Ways to Save the Planet: Charging Extra to Drive in Cities

A Fletcher School graduate promotes congestion pricing to reduce pollution and make transit more climate-friendly
Illustration of the car traffic in the city
"We have the technologies to solve the climate crisis at our fingertips,” says Andy Darrell, F88. “The big challenge really is how do you finance that transition, to deploy the technologies we have at scale?” Illustration: Kasia Bogdanska
September 19, 2019

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With global temperatures rising and the clock ticking, Fletcher School experts the world over are developing new ways to save the planet. For a series on climate change solutions, we’ve talked with several Fletcher alumni and faculty about their efforts. Read about making car charging free, investing in coolingsteering energy companies beyond oil and gassaving swampsand activating states in the fight against climate change. 

Here we focus on Andy Darrell, F88, who helped push for congestion pricing in New York City. 

Andy Darrell, F88Driving into the most crowded part of Manhattan is about to get more expensive—and that’s great news for the environment, according to Darrell. Congestion pricing offers a “climate twofer,” he said: It will reduce pollution from cars and trucks stuck in gridlock and it will bring in about $1 billion a year to modernize transit services, so the city can maintain the already small carbon footprint of most residents’ local transportation.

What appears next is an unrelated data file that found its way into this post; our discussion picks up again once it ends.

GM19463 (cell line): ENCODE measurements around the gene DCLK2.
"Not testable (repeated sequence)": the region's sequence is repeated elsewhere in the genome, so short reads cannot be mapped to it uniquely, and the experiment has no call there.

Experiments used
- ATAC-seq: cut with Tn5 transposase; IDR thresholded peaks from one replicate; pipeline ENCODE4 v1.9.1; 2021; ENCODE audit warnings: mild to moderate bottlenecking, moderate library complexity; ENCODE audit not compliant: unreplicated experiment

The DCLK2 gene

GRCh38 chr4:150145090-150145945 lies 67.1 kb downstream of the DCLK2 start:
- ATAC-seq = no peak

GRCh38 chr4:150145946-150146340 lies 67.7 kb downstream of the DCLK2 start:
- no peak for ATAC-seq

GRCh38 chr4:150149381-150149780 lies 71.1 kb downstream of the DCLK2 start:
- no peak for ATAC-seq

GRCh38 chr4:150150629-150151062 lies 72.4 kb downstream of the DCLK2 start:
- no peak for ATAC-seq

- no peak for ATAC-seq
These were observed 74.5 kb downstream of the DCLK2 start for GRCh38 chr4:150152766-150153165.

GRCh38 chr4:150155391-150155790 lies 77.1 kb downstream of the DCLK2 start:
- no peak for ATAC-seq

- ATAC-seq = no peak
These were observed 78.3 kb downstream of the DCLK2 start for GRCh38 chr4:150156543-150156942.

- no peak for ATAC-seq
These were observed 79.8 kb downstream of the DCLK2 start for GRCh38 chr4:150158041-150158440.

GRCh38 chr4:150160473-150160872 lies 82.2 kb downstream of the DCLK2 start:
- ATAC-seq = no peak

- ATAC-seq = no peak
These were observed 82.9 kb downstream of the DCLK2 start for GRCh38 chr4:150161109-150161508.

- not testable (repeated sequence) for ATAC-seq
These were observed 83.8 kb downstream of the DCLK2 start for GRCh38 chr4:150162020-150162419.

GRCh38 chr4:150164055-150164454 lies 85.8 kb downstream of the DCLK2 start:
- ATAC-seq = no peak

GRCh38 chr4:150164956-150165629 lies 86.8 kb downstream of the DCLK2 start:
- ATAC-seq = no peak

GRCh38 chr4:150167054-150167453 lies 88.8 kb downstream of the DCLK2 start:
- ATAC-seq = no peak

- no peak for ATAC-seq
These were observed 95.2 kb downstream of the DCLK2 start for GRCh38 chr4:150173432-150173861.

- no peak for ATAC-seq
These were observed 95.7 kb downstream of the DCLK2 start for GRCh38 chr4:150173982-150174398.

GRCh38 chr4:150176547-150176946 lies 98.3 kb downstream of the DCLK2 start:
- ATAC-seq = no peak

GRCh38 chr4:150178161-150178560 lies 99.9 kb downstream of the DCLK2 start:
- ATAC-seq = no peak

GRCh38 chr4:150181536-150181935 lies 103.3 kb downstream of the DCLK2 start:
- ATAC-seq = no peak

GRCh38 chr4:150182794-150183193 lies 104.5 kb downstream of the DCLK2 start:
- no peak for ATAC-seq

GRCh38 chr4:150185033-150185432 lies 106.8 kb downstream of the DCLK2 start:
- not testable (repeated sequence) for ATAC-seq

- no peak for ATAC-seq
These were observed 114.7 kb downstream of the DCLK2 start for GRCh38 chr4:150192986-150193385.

Set to start in 2021, the pricing system is so promising that it won support from a rare coalition of “business, labor, Wall Street, and environmental justice advocates,” said Darrell, who is Environmental Defense Fund’s chief of strategy, global energy, and finance and a member of New York City’s Sustainability Advisory Board. 

Drivers entering Manhattan below 60th Street will be charged a fee that is still to be determined but may be about $12 for cars and $25 for trucks during peak business hours. The fees will be assessed through an electronic tolling system, most likely based on existing E-ZPass infrastructure 

Transportation is the largest source of greenhouse gas emissions in New York state, but it’s not nearly as bad as it could be, thanks to public transit, Darrell said. “Six million people in New York [City] get to work on transit every day,” he said. The city’s century-old subway and bus system is “extraordinarily environmentally efficient,” but needs investment. The system could also be designed to accelerate deployment of electric trucks and buses, to cut pollution even further. 

While New York is the first U.S. city to adopt congestion pricing, the scheme is already a successalthough not without initial controversyin London, Singapore, and Stockholm, where it has reduced traffic and air pollution. It’s also raised millions for transit improvementsStockholm, for example, has added 197 new buses, 16 bus routes, 2,800 park-and-ride spaces, and built new bike and pedestrian infrastructure, according to a 2018 report from the Tri-State Transportation Campaign.   

Darrell hopes other urban hubs will follow in New York’s green footsteps. “We have the technologies to solve the climate crisis at our fingertips,” he said. “The big challenge really is how do you finance that transition, to deploy the technologies we have at scale? What I love about congestion pricing is that it offers one financing solution to enable that transition to happen pretty quickly in a major city.”